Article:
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Isolated cytochrome c oxidase deficiency as a cause of MELAS
  1. W Rossmanith1,
  2. M Freilinger2,
  3. J Roka1,
  4. T Raffelsberger1,
  5. K Moser-Thier1,
  6. D Prayer3,
  7. G Bernert2,
  8. R E Bittner1
  1. 1
    Center for Anatomy & Cell Biology, Medical University of Vienna, Vienna, Austria
  2. 2
    Department of Pediatrics, Medical University of Vienna, Vienna, Austria
  3. 3
    Department of Radiology, Medical University of Vienna, Vienna, Austria
  1. Walter Rossmanith, Center for Anatomy & Cell Biology, Medical University of Vienna, Währinger Str. 13, 1090 Wien, Austria; walter.rossmanith{at}meduniwien.ac.at

Abstract

Background: MELAS (mitochondrial myopathy, encephalopathy, lactic acidosis and stroke-like episodes) is one of the more common mitochondrial encephalomyopathies. About 80% of MELAS cases are caused by transition 3243A→G in the mitochondrial tRNALeu(UUR) gene (MT-TL1). Other mutations in MT-TL1, other mitochondrial tRNA genes and mitochondrial-encoded subunits of respiratory complex I account for the remainder of cases.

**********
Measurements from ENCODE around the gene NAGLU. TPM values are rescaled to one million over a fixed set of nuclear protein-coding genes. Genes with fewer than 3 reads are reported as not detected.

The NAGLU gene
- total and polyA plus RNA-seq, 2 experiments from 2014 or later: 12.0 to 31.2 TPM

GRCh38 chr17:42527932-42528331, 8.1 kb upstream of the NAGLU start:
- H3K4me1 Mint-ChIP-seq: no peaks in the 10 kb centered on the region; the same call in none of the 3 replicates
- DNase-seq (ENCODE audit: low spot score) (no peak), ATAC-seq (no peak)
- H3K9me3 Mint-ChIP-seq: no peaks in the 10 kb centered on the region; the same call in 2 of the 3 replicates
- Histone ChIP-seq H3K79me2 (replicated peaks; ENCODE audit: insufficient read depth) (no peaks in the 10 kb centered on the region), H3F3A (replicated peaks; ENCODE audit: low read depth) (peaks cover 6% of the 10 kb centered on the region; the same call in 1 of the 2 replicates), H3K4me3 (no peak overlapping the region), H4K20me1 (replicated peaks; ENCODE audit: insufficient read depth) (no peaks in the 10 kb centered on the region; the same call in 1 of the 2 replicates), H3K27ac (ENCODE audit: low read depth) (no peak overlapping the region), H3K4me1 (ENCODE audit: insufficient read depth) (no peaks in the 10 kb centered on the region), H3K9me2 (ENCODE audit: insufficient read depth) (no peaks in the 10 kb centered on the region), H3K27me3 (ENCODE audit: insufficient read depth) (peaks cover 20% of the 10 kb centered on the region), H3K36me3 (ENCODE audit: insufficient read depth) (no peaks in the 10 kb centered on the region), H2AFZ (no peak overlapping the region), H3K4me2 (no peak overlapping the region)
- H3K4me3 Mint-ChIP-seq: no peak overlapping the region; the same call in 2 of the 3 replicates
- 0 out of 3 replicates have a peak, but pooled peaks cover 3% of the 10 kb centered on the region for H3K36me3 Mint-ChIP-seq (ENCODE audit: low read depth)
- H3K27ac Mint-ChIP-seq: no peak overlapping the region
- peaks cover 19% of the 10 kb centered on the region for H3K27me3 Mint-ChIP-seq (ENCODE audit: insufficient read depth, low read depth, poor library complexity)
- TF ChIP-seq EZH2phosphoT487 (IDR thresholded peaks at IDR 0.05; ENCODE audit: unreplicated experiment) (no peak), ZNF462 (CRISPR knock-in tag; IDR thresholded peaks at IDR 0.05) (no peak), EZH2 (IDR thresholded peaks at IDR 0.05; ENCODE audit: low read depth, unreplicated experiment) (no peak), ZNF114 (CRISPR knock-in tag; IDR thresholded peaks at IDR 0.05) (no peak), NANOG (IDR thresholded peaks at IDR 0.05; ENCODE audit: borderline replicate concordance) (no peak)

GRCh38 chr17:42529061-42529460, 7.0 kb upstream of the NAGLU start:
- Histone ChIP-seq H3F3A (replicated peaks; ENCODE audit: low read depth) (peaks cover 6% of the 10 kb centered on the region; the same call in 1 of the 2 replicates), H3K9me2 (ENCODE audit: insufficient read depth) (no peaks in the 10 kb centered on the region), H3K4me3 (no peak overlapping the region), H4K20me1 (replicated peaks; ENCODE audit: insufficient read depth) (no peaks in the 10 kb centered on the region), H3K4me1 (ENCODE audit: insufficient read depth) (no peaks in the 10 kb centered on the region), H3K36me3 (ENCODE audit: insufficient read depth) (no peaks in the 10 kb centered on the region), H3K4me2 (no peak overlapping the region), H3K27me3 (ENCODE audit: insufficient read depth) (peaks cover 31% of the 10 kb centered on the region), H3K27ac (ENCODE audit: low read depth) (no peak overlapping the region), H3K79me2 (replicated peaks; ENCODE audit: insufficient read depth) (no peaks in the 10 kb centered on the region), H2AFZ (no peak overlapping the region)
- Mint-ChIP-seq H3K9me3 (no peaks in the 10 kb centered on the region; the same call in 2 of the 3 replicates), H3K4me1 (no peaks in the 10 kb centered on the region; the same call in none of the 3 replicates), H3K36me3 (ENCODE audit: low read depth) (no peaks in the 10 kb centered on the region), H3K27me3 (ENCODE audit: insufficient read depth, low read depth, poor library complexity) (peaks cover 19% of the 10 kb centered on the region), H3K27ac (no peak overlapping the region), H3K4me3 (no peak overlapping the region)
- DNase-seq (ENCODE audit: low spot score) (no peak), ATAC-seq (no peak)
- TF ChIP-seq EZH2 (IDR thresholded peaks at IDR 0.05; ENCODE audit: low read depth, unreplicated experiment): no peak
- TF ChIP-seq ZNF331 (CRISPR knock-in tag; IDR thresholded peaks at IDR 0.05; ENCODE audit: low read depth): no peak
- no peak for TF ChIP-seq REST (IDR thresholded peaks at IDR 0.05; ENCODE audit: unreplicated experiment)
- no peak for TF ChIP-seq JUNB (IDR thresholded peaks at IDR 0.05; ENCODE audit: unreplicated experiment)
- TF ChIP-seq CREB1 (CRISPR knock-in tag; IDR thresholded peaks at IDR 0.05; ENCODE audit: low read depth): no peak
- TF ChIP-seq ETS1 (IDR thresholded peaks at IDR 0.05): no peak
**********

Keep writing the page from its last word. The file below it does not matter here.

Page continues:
Objective: To characterise the molecular basis of a MELAS case without a mutation in any recognised MELAS target gene.

Results and methods: Deletion of a single nucleotide (7630delT) within MT-CO2, the gene of subunit II of cytochrome c oxidase (COX), was identified by mitochondrial DNA (mtDNA) sequencing. The deletion-induced frameshift results in a stop codon close to the 5′ end of the reading frame. The lack of subunit II (COII) precludes the assembly of COX and leads to the degradation of unassembled subunits, even those not directly affected by the mutation. Despite mitochondrial proliferation and transcriptional upregulation of nuclear and mtDNA-encoded COX genes (including MT-CO2), a severe COX deficiency was found with all investigations of the muscle biopsy (histochemistry, biochemistry, immunoblotting).

Conclusions: The 7630delT mutation in MT-CO2 leads to a lack of COII with subsequent misassembly and degradation of respiratory complex IV despite transcriptional upregulation of its subunits. The causal association of the resulting isolated COX deficiency with MELAS is at odds with current concepts of the biochemical deficits underlying this common mitochondrial disease, and indicates that the genetic and pathobiochemical heterogeneity of MELAS is greater than previously appreciated.

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Footnotes

  • Additional information on the methods and results is published online only at http://jmg.bmj.com/content/vol45/issue2

  • Funding: This work was supported by grant 11059 from the Austrian Central Bank Anniversary Fund.

  • Competing interests: None.

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